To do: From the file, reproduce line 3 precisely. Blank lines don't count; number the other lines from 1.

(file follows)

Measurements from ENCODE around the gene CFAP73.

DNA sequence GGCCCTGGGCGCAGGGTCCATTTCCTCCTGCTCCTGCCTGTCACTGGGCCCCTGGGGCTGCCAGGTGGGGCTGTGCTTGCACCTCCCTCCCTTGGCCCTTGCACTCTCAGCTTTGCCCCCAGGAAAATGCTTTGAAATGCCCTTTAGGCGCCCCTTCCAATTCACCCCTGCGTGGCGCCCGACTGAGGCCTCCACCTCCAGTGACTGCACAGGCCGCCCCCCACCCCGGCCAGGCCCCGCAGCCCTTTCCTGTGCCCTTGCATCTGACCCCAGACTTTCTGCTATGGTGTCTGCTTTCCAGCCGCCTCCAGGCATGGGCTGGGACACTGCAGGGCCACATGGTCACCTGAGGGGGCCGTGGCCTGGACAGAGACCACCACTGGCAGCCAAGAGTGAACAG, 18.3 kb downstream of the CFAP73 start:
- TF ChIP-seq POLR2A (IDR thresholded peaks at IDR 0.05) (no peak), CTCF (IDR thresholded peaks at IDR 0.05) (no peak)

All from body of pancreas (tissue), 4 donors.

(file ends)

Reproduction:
- TF ChIP-seq POLR2A (IDR thresholded peaks at IDR 0.05) (no peak), CTCF (IDR thresholded peaks at IDR 0.05) (no peak)